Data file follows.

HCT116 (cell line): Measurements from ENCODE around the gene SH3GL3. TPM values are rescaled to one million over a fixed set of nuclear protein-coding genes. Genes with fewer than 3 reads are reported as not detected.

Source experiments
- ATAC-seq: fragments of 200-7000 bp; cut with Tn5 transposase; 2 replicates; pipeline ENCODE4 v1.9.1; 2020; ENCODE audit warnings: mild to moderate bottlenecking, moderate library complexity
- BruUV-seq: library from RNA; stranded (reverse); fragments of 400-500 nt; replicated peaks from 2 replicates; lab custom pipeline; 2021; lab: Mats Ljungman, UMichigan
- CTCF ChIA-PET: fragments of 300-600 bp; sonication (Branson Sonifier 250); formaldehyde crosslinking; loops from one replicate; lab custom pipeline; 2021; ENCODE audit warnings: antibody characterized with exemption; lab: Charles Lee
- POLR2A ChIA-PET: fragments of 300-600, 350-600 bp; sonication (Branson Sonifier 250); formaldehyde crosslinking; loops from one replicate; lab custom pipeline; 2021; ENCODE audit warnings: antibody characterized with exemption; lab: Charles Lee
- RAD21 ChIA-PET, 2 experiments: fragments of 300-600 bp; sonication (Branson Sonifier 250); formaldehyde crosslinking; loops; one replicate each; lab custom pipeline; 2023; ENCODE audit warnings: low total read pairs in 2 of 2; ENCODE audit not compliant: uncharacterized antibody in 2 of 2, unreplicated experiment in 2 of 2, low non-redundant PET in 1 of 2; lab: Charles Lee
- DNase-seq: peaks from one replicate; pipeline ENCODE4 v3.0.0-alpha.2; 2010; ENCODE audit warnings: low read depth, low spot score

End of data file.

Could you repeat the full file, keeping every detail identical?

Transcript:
HCT116 (cell line): Measurements from ENCODE around the gene SH3GL3. TPM values are rescaled to one million over a fixed set of nuclear protein-coding genes. Genes with fewer than 3 reads are reported as not detected.

Source experiments
- ATAC-seq: fragments of 200-7000 bp; cut with Tn5 transposase; 2 replicates; pipeline ENCODE4 v1.9.1; 2020; ENCODE audit warnings: mild to moderate bottlenecking, moderate library complexity
- BruUV-seq: library from RNA; stranded (reverse); fragments of 400-500 nt; replicated peaks from 2 replicates; lab custom pipeline; 2021; lab: Mats Ljungman, UMichigan
- CTCF ChIA-PET: fragments of 300-600 bp; sonication (Branson Sonifier 250); formaldehyde crosslinking; loops from one replicate; lab custom pipeline; 2021; ENCODE audit warnings: antibody characterized with exemption; lab: Charles Lee
- POLR2A ChIA-PET: fragments of 300-600, 350-600 bp; sonication (Branson Sonifier 250); formaldehyde crosslinking; loops from one replicate; lab custom pipeline; 2021; ENCODE audit warnings: antibody characterized with exemption; lab: Charles Lee
- RAD21 ChIA-PET, 2 experiments: fragments of 300-600 bp; sonication (Branson Sonifier 250); formaldehyde crosslinking; loops; one replicate each; lab custom pipeline; 2023; ENCODE audit warnings: low total read pairs in 2 of 2; ENCODE audit not compliant: uncharacterized antibody in 2 of 2, unreplicated experiment in 2 of 2, low non-redundant PET in 1 of 2; lab: Charles Lee
- DNase-seq: peaks from one replicate; pipeline ENCODE4 v3.0.0-alpha.2; 2010; ENCODE audit warnings: low read depth, low spot score